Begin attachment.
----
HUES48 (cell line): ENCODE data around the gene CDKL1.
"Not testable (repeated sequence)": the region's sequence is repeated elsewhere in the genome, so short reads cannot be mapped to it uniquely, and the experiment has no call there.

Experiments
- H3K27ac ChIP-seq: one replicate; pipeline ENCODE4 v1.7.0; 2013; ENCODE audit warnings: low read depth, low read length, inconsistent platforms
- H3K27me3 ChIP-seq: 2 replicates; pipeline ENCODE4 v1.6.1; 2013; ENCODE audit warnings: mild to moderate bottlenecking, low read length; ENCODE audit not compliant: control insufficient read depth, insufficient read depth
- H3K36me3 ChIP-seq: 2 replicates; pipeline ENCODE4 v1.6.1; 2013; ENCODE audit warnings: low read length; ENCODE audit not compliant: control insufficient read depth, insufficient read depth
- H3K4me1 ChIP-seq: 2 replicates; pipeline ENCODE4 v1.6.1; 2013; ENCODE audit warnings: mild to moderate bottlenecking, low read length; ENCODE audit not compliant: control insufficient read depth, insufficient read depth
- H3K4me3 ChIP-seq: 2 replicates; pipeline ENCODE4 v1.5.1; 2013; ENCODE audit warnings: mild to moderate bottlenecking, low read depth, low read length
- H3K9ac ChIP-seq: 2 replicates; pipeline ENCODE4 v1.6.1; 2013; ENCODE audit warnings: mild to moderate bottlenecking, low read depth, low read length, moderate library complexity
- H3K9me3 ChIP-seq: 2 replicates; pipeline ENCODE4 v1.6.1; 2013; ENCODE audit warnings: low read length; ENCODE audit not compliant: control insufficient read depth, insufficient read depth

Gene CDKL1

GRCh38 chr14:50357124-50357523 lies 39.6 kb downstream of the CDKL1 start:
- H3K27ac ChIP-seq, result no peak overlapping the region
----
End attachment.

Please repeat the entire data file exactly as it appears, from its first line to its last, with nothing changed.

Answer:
HUES48 (cell line): ENCODE data around the gene CDKL1.
"Not testable (repeated sequence)": the region's sequence is repeated elsewhere in the genome, so short reads cannot be mapped to it uniquely, and the experiment has no call there.

Experiments
- H3K27ac ChIP-seq: one replicate; pipeline ENCODE4 v1.7.0; 2013; ENCODE audit warnings: low read depth, low read length, inconsistent platforms
- H3K27me3 ChIP-seq: 2 replicates; pipeline ENCODE4 v1.6.1; 2013; ENCODE audit warnings: mild to moderate bottlenecking, low read length; ENCODE audit not compliant: control insufficient read depth, insufficient read depth
- H3K36me3 ChIP-seq: 2 replicates; pipeline ENCODE4 v1.6.1; 2013; ENCODE audit warnings: low read length; ENCODE audit not compliant: control insufficient read depth, insufficient read depth
- H3K4me1 ChIP-seq: 2 replicates; pipeline ENCODE4 v1.6.1; 2013; ENCODE audit warnings: mild to moderate bottlenecking, low read length; ENCODE audit not compliant: control insufficient read depth, insufficient read depth
- H3K4me3 ChIP-seq: 2 replicates; pipeline ENCODE4 v1.5.1; 2013; ENCODE audit warnings: mild to moderate bottlenecking, low read depth, low read length
- H3K9ac ChIP-seq: 2 replicates; pipeline ENCODE4 v1.6.1; 2013; ENCODE audit warnings: mild to moderate bottlenecking, low read depth, low read length, moderate library complexity
- H3K9me3 ChIP-seq: 2 replicates; pipeline ENCODE4 v1.6.1; 2013; ENCODE audit warnings: low read length; ENCODE audit not compliant: control insufficient read depth, insufficient read depth

Gene CDKL1

GRCh38 chr14:50357124-50357523 lies 39.6 kb downstream of the CDKL1 start:
- H3K27ac ChIP-seq, result no peak overlapping the region